The numeric week of the year, where week one starts on the first Monday of the year.


The numeric day of the week, counting from zero.


The preferred local expression of the date only, without the time.


The preferred local expression of the time only, without the date.


The two-digit representation of the year, without the century. (Do not use this it is a potent source of year-2000 problems.)


The full four-digit numeric representation of the year.


The name or standard abbreviation of the time zone.


The literal character %.

 char *strptime(char *s, char *fmt, struct tm *tp); 

Like scanf(), strptime() converts a string to a parsed format. It tries to be liberal in interpreting the s input string according to the fmt format string. It takes the same escape sequences that strftime() takes, but for each type of input, it accepts both abbreviations and full names. It does not distinguish between upper and lower case, and it does not recognize %U and %W.

strptime() also provides a few extra escape sequences and interprets a few sequences slightly differently than does strftime(). Only the significantly different escape sequences (that is, beyond the changes already mentioned) are documented in this list. Numbers may have leading zeros, but they are not required.


Equivalent to %b and %B.


Reads the date and time as printed by strftime() with the format string %x %X.


Reads the date and time as printed by strftime() with the format string %c.


Equivalent to %d.


Reads the date as printed by strftime() with the format string %m/%d/%y.


Equivalent to %H.


Equivalent to %I.


Reads the time as printed by strftime() with the format string %I:%M:%S %p.


Reads the time as printed by strftime() with the format string %H:%M.


Reads the time as printed by strftime() with the format string %H:%M:%S.


Reads the year within the twentieth century. 1900 is added to the value, and only values of 0-99 are allowed.


Reads the full year. Use this instead of %y if you possibly can, to avoid year-2000 problems.

strptime() returns a pointer to the character in s one character beyond the final character that it reads while parsing.

The strptime() function is, unfortunately, specified neither by ANSI/ISO nor POSIX, which limits its portability.

18.1.3. The Limits of Time

On 32-bit Linux systems, like most Unix systems, time_t is a signed integer 32 bits long. This means that it will overflow Monday, January 18, 2038, at 10:14:07 PM. So Monday, January 18, 2038, 10:14:08 PM will be represented as Friday, December 13th, 3:45:52 PM, 1901. As you can see, Linux did not exhibit a year-2000 problem (as far as the native time libraries are concerned), but it does have a year-2038 problem.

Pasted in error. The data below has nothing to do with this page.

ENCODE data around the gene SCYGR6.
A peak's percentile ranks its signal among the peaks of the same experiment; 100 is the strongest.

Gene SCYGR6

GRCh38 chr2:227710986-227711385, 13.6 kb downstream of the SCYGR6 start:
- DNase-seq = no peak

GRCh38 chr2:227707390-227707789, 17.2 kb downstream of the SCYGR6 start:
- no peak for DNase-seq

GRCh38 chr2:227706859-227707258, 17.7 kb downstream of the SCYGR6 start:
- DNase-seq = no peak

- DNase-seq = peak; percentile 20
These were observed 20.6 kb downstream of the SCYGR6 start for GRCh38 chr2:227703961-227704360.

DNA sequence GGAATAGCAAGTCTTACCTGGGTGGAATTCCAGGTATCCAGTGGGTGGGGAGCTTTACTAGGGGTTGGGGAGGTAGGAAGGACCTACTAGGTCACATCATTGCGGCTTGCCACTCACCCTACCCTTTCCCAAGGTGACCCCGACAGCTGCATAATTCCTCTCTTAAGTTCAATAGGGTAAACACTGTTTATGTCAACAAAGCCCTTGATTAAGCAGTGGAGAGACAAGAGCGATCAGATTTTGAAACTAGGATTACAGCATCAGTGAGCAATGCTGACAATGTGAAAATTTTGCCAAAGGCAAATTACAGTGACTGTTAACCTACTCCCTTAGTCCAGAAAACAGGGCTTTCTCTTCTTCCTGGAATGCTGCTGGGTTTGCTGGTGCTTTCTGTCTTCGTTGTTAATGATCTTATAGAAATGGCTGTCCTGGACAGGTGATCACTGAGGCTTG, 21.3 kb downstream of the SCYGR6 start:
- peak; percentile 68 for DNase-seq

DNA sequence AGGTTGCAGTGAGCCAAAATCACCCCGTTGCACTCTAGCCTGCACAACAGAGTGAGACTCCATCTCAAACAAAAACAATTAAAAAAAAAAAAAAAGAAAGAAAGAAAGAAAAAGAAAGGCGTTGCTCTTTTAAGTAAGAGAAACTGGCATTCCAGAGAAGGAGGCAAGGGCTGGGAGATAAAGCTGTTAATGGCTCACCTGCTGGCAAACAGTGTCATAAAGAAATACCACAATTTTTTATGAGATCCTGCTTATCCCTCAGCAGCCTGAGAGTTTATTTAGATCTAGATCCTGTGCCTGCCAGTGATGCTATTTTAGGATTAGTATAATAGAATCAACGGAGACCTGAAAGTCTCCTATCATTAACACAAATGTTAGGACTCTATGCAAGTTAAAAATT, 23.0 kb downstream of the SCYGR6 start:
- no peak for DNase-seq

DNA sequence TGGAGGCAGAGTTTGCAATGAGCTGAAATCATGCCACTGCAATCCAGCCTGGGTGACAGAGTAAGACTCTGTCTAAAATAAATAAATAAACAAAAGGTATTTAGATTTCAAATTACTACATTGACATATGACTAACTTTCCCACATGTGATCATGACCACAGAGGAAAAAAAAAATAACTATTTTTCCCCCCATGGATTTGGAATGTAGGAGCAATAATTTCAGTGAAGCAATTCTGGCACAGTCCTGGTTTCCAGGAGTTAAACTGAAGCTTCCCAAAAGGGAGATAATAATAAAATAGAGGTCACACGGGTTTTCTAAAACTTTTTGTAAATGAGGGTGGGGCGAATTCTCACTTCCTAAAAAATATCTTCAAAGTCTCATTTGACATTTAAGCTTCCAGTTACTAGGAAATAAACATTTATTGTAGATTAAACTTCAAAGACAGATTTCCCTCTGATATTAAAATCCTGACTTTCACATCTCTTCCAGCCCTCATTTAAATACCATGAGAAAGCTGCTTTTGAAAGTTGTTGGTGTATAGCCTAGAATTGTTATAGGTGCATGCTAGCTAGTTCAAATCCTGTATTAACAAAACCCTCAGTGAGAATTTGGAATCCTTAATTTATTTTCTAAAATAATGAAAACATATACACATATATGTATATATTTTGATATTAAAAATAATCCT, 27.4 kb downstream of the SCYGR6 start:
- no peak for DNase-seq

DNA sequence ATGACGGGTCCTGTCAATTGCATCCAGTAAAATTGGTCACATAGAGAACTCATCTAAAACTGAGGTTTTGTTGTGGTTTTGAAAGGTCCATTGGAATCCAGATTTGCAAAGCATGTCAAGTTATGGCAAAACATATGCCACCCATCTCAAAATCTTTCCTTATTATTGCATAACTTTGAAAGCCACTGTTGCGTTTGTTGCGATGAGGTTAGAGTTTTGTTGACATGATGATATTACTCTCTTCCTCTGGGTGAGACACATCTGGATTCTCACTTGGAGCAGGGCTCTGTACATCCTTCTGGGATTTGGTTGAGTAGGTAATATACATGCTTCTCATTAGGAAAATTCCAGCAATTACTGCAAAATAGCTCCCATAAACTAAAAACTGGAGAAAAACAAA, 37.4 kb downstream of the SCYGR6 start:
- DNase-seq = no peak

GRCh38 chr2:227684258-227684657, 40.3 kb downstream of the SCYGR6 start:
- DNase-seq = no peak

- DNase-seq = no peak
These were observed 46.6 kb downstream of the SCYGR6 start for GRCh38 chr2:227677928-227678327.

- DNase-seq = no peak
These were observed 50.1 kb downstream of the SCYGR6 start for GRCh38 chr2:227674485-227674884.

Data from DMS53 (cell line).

On 64-bit platforms, time_t is instead a 64-bit signed long. This is effectively forever; signed 64-bit time is truly astronomical, as it will not overflow until well after the sun is predicted to envelop the Earth as it becomes a red giant.

To find the beginning of time, the current time, and the end of time for the system you are using, you can build and run this program, daytime.c:

  1: /* daytime.c */  2:  3: #include <stdio.h>  4: #include <sys/time.h>  5: #include <unistd.h>  6:  7: int main() {  8:     struct timeval tv;  9:     struct timezone tz; 10:     time_t now; 11:     /* beginning_of_time is smallest time_t-sized value */ 12:     time_t beginning_of_time = 1L<<(sizeof(time_t)*8 - 1); 13:     /* end_of_time is largest time_t-sized value */ 14:     time_t end_of_time = ~beginning_of_time; 15: 16:     printf("time_t is %d bits long\n\n", sizeof(time_t)*8); 17: 18:     gettimeofday(&tv, &tz); 19:     now = tv.tv_sec; 20:     printf("Current time of day represented as a struct timeval:\n" 21:            "tv.tv_sec = 0x%08x, tv.tv_usec = 0x%08x\n" 22:           "tz.tz_minuteswest = 0x%08x, tz.tz_dsttime = 0x%08x\n\n", 23:           tv.tv_sec, tv.tv_usec, tz.tz_minuteswest, tz.tz_dsttime); 24: 25:     printf("Demonstrating ctime()%s:\n", 26:            sizeof(time_t)*8 <= 32 ? "": 27:            " (may hang after printing first line; press " 28:            "control-C)"); 29:     printf("time is now %s", ctime(&now)); 30:     printf("time begins %s", ctime(&beginning_of_time)); 31:     printf("time ends %s", ctime(&end_of_time)); 32: 33:     exit (0); 34: } 

Unfortunately, the ctime() function is iterative by nature, which means that it (for all practical purposes) never terminates on 64-bit systems for astronomical dates like the 64-bit beginning and end of time. Use Control-C to terminate the program when you become tired of waiting for it to complete.


    Linux Application Development